• Source Tree – A free, full-featured Git application. I don’t use this because I favor the command line, but if a GUI tool is your cup-o-tea, check this app out.

Dissecting Apps

  • pngcrush – This little utility can crush & uncrush PNG files, which is handy when you want to view images contained in app bundled distributed in the App Store. Just open iTunes, view the local Apps list, and right click on any icon to Show in Finder. Once there, open up the app and you’ll see a bunch of PNG files, but you can’t view them. Using pngcrush you can extract the full version so it can be opened with Preview.
  • appcrush.rb – This handy little ruby script will automate the above process for all images. Just point it to a .app file on your disk and it will extract all the images to a folder on your desktop. Handy for seeing how apps on your phone accomplish certain designs. Check out my screencast on dissecting apps for a live demo.
  • Charles ($, free limited demo) – I don’t know what’s going on with the ugly UI or icon, but Charles is an essential tool for any developer. Charles acts as a proxy to allow you to inspect your network traffic to & from the iPhone Simulator. You can also inspect traffic from your device by setting your phone’s proxy to your Mac running Charles. With self-signed SSL certificates, request & response breakpoints, and request/response viewers, Charles is really amazingly powerful. A must-have tool. Again, my screencast on dissecting apps covers this well.

Editors

I know what you’re thinking, don’t all iOS developers use Xcode? Well mostly, yes. But with my love/hate relationship with Xcode, I believe there is tremendous value in considering alternatives.

  • AppCode – A full-fledged IDE from Jetbrains (makers of the excellent ReSharper for .NET). Immensely powerful refactorings & features that help you write code faster. Quickly identify dead code, automatically insert #import statements when you use related code, easily extract variables, methods, and classes. My only wish for this app is that it would instead be a plugin to Xcode.
  • Vim – Wait, vim? Really? Yes, there are folks who do all their Objective-C development in vim. I’m not one of these, but I am a fan of vim for Ruby development. As such, I’m a huge fan of…
  • Xvim – An Xcode plug-in that gives you vim keybindings. Works well, ‘nuff said.
  • OMColorSense – Another plugin for Xcode, this one gives you a small display of color when your cursor is on a line looking like: [UIColor redColor]. Clicking on this little color tab opens a color picker that you can change, and any change in color you make is reflected in the code by changing the line to [UIColor colorWithRed:… green:… blue:… alpha:… ]. When someone is watching me write code with this enabled, they invariably ask me, “Whoa! What was that?!”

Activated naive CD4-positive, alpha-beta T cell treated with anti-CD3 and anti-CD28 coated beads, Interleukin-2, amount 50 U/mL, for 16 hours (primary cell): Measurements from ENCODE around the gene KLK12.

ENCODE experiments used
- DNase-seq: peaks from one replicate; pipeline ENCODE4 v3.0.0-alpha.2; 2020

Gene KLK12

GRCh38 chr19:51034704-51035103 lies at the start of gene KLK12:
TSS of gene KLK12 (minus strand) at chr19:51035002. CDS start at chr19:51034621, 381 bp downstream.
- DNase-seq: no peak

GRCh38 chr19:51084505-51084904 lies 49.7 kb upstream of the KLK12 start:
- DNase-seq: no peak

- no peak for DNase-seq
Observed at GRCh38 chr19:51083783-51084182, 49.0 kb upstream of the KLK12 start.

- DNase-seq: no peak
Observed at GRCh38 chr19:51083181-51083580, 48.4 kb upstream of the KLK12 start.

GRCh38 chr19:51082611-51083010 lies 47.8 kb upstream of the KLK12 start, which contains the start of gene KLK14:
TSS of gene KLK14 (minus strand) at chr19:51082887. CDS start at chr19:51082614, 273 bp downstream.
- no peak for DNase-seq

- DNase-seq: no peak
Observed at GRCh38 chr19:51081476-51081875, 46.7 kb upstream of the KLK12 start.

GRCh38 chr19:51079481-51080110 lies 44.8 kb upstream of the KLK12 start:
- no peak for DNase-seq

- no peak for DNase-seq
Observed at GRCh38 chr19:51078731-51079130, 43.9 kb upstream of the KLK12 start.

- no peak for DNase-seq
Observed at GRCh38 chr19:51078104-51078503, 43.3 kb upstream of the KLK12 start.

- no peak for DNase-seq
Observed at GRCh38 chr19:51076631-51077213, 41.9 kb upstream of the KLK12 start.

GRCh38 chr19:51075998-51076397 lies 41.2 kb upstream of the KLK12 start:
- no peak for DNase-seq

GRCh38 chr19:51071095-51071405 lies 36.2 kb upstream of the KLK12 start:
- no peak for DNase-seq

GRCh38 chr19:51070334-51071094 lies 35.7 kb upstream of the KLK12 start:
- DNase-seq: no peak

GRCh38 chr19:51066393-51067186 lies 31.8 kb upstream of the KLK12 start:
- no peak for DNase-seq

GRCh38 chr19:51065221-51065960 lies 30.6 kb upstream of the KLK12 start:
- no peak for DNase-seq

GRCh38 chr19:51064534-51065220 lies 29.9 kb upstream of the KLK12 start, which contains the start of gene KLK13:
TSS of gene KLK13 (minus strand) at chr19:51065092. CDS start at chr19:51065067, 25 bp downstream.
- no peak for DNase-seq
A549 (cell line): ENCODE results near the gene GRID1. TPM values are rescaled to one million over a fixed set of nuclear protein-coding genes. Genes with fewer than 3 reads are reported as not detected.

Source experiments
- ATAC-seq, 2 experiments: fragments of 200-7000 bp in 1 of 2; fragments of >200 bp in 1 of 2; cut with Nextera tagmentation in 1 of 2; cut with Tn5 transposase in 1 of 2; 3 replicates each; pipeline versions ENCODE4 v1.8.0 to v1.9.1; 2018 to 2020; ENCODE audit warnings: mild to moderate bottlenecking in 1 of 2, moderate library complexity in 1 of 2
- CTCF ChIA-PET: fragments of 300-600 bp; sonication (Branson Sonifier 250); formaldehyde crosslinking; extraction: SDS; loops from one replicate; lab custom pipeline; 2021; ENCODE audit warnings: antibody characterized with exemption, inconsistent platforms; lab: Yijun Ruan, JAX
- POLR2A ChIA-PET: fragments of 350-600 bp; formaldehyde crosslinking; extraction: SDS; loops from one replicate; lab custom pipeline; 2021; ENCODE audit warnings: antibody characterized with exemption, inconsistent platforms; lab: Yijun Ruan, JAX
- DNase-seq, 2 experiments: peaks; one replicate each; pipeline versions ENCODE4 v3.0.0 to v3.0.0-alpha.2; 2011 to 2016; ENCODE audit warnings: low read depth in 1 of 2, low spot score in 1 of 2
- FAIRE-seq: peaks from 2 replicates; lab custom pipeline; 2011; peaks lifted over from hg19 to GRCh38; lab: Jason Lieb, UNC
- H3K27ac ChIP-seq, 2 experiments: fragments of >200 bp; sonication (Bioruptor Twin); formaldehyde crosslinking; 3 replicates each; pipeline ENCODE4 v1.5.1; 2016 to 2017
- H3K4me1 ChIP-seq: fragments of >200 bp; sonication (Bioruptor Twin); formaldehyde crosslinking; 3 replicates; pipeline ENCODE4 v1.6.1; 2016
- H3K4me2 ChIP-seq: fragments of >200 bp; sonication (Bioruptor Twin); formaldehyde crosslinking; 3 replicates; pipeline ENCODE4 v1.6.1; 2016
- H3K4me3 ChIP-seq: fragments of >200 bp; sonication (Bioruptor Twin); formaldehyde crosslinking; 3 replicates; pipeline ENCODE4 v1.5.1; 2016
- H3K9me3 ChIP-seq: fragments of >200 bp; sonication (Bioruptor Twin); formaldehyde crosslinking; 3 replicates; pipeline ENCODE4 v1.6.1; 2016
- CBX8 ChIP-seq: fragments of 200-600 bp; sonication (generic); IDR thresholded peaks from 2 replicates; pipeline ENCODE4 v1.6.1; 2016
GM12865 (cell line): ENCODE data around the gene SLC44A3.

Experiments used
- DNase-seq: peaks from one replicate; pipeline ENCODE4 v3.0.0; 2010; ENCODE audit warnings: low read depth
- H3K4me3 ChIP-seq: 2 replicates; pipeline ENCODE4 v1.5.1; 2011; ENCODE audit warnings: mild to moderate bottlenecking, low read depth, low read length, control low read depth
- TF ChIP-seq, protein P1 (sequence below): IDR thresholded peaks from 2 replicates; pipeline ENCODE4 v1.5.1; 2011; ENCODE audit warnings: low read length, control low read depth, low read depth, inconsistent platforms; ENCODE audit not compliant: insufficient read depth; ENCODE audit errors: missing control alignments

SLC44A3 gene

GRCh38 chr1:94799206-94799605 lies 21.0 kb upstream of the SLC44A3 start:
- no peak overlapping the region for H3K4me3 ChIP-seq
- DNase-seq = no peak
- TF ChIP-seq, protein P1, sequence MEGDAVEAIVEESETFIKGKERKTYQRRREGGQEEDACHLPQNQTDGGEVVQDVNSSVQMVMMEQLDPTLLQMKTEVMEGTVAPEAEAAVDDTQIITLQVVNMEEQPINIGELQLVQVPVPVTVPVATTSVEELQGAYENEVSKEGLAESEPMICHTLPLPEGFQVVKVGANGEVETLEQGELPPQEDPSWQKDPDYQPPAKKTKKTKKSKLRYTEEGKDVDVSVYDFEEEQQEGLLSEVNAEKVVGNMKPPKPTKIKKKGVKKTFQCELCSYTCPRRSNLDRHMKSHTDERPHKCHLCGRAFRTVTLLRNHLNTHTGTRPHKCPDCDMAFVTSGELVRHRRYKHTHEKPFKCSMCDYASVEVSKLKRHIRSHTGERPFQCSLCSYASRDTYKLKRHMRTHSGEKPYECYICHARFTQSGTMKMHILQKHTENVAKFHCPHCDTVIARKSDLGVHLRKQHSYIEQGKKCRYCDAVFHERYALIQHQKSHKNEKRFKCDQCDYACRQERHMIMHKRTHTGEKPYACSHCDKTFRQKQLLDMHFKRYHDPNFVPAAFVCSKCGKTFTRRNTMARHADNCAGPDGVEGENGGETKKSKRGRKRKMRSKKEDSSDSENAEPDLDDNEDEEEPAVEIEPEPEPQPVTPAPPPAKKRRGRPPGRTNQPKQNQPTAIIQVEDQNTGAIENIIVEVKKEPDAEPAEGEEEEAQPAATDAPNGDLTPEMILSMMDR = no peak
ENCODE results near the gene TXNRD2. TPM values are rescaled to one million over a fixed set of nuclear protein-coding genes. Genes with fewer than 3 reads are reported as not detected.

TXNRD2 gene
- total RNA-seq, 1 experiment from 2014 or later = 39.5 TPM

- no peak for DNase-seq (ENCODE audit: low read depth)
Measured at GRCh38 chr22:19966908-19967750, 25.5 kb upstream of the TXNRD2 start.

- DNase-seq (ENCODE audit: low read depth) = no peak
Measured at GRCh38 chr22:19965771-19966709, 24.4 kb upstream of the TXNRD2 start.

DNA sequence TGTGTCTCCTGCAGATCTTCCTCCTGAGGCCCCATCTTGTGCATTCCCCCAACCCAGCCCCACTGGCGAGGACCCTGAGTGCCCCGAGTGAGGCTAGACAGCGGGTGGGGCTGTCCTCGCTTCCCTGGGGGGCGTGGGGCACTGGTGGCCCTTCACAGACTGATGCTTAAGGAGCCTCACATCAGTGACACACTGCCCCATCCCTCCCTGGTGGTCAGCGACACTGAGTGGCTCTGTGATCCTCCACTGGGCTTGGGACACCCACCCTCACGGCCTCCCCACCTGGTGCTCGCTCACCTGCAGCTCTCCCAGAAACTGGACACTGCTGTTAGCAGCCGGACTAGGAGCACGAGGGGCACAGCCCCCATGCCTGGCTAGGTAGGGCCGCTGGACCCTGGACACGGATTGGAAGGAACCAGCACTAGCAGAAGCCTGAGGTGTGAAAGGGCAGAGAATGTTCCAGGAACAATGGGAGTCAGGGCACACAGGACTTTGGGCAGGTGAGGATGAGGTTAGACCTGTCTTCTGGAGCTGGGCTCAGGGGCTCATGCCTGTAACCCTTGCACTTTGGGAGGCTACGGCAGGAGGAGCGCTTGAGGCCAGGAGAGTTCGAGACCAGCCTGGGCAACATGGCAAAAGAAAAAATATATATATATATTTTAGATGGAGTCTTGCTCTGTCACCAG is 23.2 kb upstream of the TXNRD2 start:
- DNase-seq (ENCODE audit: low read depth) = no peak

• KSImageNamed – Another Xcode plug-in, this one allows you to autocompleted image filenames from your bundle when typing [UIImage imageNamed:…]. Great way to avoid the inevitable typo that causes this method to return nil and you to subsequently waste 10 minutes trying to figure out why your images aren’t displaying.
  • CocoaPods Xcode Plugin – This plug-in adds a menu item for interacting with CocoaPods. Useful if you don’t like dropping to the command line.
  • Alcatraz Package Manager – An awesome meta plug-in that allows you to easily install other Xcode color schemes and plug-ins with a single click.
  • Code Runner ($) – a light-weight code-aware text editor that knows how to compile & run code in most languages. Want to test out a quick snippet of Objective-C code and don’t want to create an entire Xcode project to do it? Code Runner to the rescue.

Documentation

Ahhh, documentation, everyone’s favorite topic. Even still, documentation is really important to have, so pay attention so we can make your life easier.

  • appledoc – Want to automatically generate documentation that look’s like Apple’s? Look no further. Automatically inter-links symbols defined in your project as well as extracting discussion to output using specially formatted code-comments. Generates official docsets and HTML web sites.
  • Dash ($) – A must-have API documentation viewer and code snippet manager. This tool is really handy as it allows you to download & search API docs for all kinds of languages & frameworks with lightning speed. The fastest way to get access to the docs. I integrate Dash with Alfred to make searches even faster.

Dependency Management

Yes, there’s only one tool listed here. I didn’t want to include actual 3rd party libraries, as that would be a different list entirely. When it comes to dependency management, there’s only one game in town: